PSCR 2022
Graphic for PSCR 2022 Annual Stakeholder Conference. 

3. PSCR’s 2022 Stakeholder Meeting: Nexus

Each year, NIST PSCR hosts a Public Safety Broadband Stakeholder Meeting that brings together representatives from public safety, federal agencies, industry, and academia. It is a unique event because of the cross-section of stakeholders it attracts—and series of converging topics it covers—perhaps there is no better word to describe the role PSCR plays than “nexus.” The word itself refers to “a connection or series of connections, or the central and most important place.” By connecting stakeholders, PSCR ensures the inclusion of unique requirements and diverse perspectives in communications technology R&D. View the PSCR 2022 infographic here!


Image of Division Chief Dereck Orr
Dereck Orr, director of NIST Public Safety Communications Research, talks to FirstNet board chair Stephen Benjamin while he tries out a virtual reality program for firefighters in the new immersive testing facility.
Credit: NIST

2. FirstNet Authority, NIST Launch Immersive Virtual Experience Center for Public Safety

Located in the FirstNet Authority building, the Public Safety Immersive Test Center is approximately 100 square meters (1,076 square feet) of customized space equipped with a motion capture system, 42 high speed optical tracking cameras, a variety of augmented and virtual reality headsets, and gear and fixtures that add a tactile component to simulations. This equipment helps responders run through various scenarios, such as simulations of search and rescue activities or coordinated complex terrorist attacks. The FirstNet Authority and NIST plan to update the space regularly with enhancements such as haptics and metrology, 5G, edge computing, WebXR capabilities (which allow virtual and augmented realities to be combined) and other technological advances for public safety operations.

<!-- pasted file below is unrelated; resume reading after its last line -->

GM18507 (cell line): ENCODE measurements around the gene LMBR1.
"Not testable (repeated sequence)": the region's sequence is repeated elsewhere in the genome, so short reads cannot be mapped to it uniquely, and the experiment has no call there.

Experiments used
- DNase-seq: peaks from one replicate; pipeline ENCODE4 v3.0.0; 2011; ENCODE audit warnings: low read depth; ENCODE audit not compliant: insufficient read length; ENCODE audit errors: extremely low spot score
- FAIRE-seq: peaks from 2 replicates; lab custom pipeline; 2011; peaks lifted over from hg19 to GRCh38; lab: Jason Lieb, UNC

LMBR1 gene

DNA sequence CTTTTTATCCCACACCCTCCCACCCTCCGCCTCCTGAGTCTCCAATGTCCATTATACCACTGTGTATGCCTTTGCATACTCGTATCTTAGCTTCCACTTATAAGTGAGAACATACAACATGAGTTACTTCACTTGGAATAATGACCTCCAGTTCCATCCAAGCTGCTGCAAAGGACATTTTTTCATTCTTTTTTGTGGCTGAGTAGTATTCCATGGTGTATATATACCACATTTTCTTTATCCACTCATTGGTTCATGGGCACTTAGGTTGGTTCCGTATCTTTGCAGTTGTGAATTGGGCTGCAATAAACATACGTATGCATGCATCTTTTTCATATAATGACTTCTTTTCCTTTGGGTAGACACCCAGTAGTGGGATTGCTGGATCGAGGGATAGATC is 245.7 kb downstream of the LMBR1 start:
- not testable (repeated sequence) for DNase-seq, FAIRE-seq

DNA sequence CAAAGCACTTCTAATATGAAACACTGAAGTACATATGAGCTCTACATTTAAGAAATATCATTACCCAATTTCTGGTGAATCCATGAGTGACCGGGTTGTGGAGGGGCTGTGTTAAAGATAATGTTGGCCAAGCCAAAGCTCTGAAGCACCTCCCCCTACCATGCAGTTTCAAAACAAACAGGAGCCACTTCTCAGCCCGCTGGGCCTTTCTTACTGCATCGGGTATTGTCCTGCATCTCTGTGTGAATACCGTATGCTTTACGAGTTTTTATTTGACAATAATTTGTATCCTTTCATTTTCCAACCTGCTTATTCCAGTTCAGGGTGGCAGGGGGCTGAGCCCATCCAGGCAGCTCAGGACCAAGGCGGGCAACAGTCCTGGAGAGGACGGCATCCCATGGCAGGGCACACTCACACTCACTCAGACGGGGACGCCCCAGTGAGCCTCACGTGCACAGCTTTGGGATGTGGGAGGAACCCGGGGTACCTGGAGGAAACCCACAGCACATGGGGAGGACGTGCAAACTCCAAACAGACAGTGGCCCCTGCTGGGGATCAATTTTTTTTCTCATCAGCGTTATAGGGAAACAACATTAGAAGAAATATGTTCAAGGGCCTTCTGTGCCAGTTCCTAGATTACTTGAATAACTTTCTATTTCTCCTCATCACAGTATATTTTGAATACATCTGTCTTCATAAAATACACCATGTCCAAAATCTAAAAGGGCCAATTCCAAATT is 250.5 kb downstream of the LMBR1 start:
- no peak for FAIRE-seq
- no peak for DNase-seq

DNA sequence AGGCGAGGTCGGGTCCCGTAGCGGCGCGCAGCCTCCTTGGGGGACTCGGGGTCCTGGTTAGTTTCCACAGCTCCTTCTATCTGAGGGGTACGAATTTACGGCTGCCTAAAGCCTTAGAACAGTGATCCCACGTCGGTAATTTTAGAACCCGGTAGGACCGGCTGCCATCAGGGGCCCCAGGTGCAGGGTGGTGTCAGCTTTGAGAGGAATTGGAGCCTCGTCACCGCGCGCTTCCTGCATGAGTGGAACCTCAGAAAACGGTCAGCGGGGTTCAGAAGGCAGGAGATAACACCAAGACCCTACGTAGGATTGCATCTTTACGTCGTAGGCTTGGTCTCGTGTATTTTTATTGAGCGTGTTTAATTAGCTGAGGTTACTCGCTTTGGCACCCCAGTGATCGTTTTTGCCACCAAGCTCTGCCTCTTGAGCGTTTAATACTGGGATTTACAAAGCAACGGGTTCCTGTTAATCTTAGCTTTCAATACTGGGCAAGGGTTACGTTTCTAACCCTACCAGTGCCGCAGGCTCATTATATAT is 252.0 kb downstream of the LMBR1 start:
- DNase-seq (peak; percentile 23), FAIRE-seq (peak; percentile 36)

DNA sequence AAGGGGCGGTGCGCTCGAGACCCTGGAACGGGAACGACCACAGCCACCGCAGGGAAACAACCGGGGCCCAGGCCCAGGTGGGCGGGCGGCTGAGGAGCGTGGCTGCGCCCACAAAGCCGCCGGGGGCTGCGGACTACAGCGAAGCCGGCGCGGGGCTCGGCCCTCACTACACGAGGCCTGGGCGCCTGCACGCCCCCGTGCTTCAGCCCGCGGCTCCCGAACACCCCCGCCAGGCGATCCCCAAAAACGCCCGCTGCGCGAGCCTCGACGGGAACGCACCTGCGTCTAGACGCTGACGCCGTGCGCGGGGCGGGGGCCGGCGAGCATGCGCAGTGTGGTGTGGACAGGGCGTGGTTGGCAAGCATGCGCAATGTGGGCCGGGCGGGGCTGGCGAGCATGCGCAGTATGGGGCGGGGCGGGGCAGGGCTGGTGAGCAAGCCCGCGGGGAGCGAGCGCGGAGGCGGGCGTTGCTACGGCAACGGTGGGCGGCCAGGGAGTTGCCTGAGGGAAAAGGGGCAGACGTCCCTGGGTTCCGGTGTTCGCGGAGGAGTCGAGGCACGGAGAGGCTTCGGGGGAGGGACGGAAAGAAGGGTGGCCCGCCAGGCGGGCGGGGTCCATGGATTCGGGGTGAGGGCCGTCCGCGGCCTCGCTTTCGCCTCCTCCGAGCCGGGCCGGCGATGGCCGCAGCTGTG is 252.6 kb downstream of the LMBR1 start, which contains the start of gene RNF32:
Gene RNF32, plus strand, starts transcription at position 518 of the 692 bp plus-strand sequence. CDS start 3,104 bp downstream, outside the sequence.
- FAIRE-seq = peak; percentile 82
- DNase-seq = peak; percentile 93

Image of firefighter holding a drone.
Firefighters and first responders use drones in their daily operations, requiring specialized UAS capabilities for their unique missions.
Credit: Courtesy of Kansas State Salina Communications & Marketing

1. NIST Launches Prize Challenge to Improve Unmanned Aircraft in Indoor Search and Rescue Scenarios

In the First Responder Unmanned Aircraft Systems (UAS)Indoor Challenge, competitors are designing, building and flying a cost-effective, easily flyable drone solution to help search and rescue teams gain better situational awareness prior to entering a building. Competitors are tackling difficulties in operating UAS indoors where GPS is unavailable, lighting is limited or structural integrity is compromised. There is still time to join mid-competition! Proposals are due by February 17, 2023.

Released December 16, 2022